Two Missouri Republican statewide elected leaders are clashing over the results of a state audit. State Auditor Scott Fitzpatrick has released an audit of Missouri Secretary of State Jay Ashcroft’s office.

The audit says Ashcroft’s decision to leave ERIC, the national Electronic Registration Information Center, will cause local election authorities to have less information to find and correct inaccurate voter records.

“The Secretary of State’s office joined ERIC after a unanimous resolution was adopted by the local election authorities asking for that membership. The decision to withdraw was made without consulting with the LEAs,” Fitzpatrick told reporters.

Ashcroft, who is running for governor, calls the audit “a political opinion in the guise of an audit report.”

“We are doing voter list maintenance,” Ashcroft told reporters. “We are getting changes of address. We are getting death records. We’re actually, on average, getting more death record notices per month now than we did under ERIC.”

According to the audit, Ashcroft did not fully evaluate the benefits received from ERIC prior to terminating the membership, but Ashcroft said his office did for about one year.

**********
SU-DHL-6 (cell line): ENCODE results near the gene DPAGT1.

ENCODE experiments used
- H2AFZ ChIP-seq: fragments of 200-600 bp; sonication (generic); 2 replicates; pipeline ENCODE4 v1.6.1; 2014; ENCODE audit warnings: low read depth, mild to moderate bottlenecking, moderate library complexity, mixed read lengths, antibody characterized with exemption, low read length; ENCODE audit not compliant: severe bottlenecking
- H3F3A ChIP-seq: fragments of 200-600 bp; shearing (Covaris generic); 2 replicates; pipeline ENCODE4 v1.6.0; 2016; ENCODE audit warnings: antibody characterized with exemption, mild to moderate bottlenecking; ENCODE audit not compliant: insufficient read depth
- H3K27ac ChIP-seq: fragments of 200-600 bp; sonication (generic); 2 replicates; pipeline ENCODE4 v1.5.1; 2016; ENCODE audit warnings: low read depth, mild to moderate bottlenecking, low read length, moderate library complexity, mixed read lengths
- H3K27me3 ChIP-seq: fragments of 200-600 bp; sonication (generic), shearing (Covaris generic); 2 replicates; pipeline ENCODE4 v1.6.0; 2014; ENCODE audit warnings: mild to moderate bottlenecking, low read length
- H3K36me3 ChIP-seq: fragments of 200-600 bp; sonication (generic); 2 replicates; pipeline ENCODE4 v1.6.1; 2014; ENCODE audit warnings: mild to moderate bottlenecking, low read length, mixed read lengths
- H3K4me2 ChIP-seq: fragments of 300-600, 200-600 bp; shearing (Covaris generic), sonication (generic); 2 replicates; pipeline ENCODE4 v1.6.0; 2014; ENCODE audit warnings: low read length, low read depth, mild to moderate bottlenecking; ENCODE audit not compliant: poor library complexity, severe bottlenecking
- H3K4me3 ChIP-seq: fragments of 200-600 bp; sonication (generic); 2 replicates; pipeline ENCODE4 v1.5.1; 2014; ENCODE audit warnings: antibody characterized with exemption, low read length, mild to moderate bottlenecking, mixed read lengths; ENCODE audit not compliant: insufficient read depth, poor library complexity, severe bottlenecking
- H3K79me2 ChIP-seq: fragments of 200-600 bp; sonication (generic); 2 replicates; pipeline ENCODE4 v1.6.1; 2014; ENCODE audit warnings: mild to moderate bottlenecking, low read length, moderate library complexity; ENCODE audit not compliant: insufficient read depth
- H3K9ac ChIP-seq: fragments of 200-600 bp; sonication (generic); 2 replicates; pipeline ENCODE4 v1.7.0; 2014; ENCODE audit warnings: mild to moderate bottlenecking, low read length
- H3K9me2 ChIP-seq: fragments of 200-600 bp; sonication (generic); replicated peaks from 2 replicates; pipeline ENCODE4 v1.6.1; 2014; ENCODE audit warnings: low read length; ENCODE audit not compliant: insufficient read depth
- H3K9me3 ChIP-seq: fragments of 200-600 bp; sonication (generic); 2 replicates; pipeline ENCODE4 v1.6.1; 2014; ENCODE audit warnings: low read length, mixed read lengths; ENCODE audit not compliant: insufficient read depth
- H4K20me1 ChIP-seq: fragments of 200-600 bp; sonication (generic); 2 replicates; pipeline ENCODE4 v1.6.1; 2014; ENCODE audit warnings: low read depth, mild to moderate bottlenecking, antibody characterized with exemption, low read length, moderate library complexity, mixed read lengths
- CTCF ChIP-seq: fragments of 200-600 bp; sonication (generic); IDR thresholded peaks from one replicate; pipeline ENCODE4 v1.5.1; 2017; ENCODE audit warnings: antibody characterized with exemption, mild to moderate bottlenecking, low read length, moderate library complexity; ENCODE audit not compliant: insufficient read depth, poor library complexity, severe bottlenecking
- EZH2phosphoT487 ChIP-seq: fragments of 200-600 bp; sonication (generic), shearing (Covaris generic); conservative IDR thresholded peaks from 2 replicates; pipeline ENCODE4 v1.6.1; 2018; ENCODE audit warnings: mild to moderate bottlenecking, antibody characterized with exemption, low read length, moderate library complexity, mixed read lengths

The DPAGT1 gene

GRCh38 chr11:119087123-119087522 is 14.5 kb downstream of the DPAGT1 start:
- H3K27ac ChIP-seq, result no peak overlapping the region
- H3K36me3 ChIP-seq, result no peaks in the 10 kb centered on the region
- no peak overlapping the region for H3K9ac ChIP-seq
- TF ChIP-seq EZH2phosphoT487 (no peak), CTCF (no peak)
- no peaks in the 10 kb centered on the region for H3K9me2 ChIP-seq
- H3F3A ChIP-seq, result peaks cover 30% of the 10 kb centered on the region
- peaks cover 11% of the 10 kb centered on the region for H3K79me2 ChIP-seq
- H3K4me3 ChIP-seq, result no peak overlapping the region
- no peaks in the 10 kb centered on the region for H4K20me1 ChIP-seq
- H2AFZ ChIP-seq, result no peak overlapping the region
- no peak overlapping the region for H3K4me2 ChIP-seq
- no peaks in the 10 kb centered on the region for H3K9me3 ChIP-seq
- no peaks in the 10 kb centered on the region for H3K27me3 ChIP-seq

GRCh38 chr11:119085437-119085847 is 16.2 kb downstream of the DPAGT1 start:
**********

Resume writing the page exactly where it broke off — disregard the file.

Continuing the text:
State Auditor Scott Fitzpatrick (Photo courtesy of the office's Twitter page)

State Auditor Scott Fitzpatrick (Photo courtesy of the office’s Twitter page)

Ashcroft suggests the audit of his office is a “deep state” political attack. Deep state is a conspiracy theory about a network of people within government that work as a hidden government against those that counter their beliefs.

“It’s understandable why the people of this country and the people of Missouri can think that there’s a deep state when things like this happen,” said Ashcroft.

Fitzpatrick, a fellow Republican, said the findings of the audit are not political.

“The term deep state being used, I thought was a little far out there. I mean, that’s at the end of the day, this is not, this is not a multi-thousand-per-person bureaucracy. This is a relatively small office that does audit work,” said Fitzpatrick. “There is no political benefit from my perspective of trying to get into a fight with the Secretary of State’s office, that’s not what we’re interested in doing. But look, at the end of the day, this audit report went through the typical process.”

The audit said the Secretary of State’s Office refused to provide information on the office’s implementation of newly required cyber security reviews of Missouri’s 116 local election authorities every two years. Ashcroft said the reviews included confidential information that his office is not allowed to release. He also said the new law has not been fully implemented.

To view the audit, click here.

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